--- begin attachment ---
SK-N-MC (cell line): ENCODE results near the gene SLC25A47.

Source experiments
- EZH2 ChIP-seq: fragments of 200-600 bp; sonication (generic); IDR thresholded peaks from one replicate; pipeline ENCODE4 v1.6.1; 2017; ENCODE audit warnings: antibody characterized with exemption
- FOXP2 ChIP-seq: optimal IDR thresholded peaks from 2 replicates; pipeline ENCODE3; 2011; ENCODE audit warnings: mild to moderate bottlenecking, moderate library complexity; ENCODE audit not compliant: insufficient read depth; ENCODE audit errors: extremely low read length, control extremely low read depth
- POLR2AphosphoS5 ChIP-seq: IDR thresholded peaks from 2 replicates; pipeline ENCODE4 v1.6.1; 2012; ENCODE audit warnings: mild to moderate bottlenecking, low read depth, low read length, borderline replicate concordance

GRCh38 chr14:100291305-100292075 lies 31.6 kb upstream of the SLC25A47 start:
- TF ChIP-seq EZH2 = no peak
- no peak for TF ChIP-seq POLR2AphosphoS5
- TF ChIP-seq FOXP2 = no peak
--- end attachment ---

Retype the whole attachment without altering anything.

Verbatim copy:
SK-N-MC (cell line): ENCODE results near the gene SLC25A47.

Source experiments
- EZH2 ChIP-seq: fragments of 200-600 bp; sonication (generic); IDR thresholded peaks from one replicate; pipeline ENCODE4 v1.6.1; 2017; ENCODE audit warnings: antibody characterized with exemption
- FOXP2 ChIP-seq: optimal IDR thresholded peaks from 2 replicates; pipeline ENCODE3; 2011; ENCODE audit warnings: mild to moderate bottlenecking, moderate library complexity; ENCODE audit not compliant: insufficient read depth; ENCODE audit errors: extremely low read length, control extremely low read depth
- POLR2AphosphoS5 ChIP-seq: IDR thresholded peaks from 2 replicates; pipeline ENCODE4 v1.6.1; 2012; ENCODE audit warnings: mild to moderate bottlenecking, low read depth, low read length, borderline replicate concordance

GRCh38 chr14:100291305-100292075 lies 31.6 kb upstream of the SLC25A47 start:
- TF ChIP-seq EZH2 = no peak
- no peak for TF ChIP-seq POLR2AphosphoS5
- TF ChIP-seq FOXP2 = no peak